031319_MNS_town_hall_002 Erika Shields

Atlanta Police Chief Erika Shields speaks during the town hall meeting the mayor hosted at the Atlanta History Center in Buckhead on Feb. 28. Shields said the Atlanta Police Department had struggled with crime in Zone 2, which includes all of Buckhead, in the previous 18 months.

The issue of Fulton County repeat offenders being released on low or no bond and committing more crimes once back on the street has been a hot topic for the past few years. But it came to a head in 2019, as residents of Buckhead, Sandy Springs and other communities continued to lobby for more changes. For that reason it's the Northside/Sandy Springs Neighbor's Newsmaker of the Year.

In February, Mayor Keisha Lance Bottoms and other Atlanta department heads spoke at a town hall meeting at the Atlanta History Center in Buckhead, something the mayor had promised since being elected in December 2017. Though the meeting touched on a variety of topics, it was mainly about crime.

“It’s no secret. The Atlanta Police Department, we have struggled with crime in Zone 2 (which includes all of Buckhead), probably in the last 18 months,” Police Chief Erika Shields said at the meeting. “It’s gnawed away on us. We take an enormous amount of pride in what we do. What we started confronting about 18 months ago was everything seemed to revolve around cars, whether it was a stolen car or a car being broken into, a slider crime, we just found ourselves in this uphill battle.”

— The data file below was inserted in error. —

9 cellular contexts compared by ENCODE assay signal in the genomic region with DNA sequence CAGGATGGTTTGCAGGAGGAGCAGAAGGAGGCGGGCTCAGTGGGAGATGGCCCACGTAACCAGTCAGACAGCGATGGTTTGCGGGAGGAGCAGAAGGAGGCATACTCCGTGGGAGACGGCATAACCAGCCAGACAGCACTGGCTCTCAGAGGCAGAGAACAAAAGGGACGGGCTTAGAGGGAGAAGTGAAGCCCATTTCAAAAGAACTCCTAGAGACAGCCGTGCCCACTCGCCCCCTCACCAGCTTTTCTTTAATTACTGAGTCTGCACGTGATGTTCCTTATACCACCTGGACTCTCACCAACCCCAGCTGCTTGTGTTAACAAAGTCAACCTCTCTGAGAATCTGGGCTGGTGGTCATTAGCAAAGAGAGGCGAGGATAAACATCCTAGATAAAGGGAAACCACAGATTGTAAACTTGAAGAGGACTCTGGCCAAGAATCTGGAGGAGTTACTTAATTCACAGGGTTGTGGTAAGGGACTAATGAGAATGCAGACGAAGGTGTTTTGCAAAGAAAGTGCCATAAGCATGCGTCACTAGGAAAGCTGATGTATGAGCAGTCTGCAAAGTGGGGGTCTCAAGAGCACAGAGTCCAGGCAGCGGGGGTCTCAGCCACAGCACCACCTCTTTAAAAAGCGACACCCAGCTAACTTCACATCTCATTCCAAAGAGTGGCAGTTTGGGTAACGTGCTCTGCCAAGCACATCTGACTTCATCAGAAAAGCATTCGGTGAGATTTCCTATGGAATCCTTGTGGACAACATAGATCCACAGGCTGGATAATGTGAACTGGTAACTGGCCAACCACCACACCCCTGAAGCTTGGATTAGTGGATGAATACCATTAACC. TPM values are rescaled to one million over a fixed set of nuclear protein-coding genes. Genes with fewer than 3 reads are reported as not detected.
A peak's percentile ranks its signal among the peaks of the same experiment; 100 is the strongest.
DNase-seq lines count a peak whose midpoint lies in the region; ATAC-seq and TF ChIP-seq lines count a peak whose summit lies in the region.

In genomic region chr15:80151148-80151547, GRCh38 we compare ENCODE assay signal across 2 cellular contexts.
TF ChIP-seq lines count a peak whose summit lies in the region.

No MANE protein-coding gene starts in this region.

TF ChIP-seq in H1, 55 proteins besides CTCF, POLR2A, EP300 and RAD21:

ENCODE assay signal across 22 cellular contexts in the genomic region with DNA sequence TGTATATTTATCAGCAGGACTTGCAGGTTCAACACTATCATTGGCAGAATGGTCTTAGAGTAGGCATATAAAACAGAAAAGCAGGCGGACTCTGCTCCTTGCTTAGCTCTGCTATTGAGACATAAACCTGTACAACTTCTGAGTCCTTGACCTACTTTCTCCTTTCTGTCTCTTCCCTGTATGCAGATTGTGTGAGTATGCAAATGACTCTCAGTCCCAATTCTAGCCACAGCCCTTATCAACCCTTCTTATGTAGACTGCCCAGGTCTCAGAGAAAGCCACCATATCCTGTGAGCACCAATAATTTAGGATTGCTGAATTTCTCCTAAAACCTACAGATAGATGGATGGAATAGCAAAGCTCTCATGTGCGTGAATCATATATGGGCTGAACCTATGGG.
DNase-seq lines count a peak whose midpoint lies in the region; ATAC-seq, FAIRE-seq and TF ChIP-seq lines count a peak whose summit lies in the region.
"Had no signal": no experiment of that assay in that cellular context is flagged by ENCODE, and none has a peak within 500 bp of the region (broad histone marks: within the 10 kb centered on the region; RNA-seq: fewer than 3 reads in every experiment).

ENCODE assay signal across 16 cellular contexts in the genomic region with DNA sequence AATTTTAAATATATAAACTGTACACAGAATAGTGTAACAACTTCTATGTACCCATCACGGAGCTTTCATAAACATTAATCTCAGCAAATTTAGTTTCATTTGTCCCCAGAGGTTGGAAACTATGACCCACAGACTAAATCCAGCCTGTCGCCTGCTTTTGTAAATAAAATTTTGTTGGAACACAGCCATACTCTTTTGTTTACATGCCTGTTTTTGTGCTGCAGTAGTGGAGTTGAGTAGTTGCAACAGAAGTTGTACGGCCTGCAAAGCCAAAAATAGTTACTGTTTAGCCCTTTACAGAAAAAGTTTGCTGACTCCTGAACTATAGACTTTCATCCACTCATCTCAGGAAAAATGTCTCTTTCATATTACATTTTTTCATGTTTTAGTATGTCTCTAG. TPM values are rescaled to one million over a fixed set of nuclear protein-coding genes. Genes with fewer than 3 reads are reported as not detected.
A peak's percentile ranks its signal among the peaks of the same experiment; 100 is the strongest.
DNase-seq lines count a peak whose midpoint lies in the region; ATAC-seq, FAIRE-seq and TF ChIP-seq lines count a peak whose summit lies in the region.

In March the arrest of suspect Eddie Brantley, who was accused of stealing a car in Midtown, served as a microcosm of the repeat offender issue. According to police, he had 34 prior arrests/arrest warrants issued against him totaling about 75 charges on his record.

“It’s extremely frustrating,” Deputy Chief Jeff Glazier, who oversees the department’s field operations division, said in an interview. “You can imagine when we pick up these guys for violent crimes and look at their history and wonder why they’re out in the first place. How many times have they been arrested for felonies? 10, 15, 20?”

Glazier said the police often catch suspects with handguns and charge them with possession of a firearm by a convicted felon, but those charges don’t often yield a high bond, so the suspect is usually released on bond.

Also in March, Fulton District Attorney Paul Howard, in an interview with the Neighbor, said there are three things the county could do to help solve the repeat offender problem, including having the court system set up a criminal division of judges and a court that only handles criminal cases. But only one of those suggestions, setting up a front-end evaluation process also known as the complaint room, was implemented.

At an October county board of commissioners meeting, officials announced a plan to monitor Fulton’s Superior Court judges as a way to address fixing the county’s justice system.

In the spotlight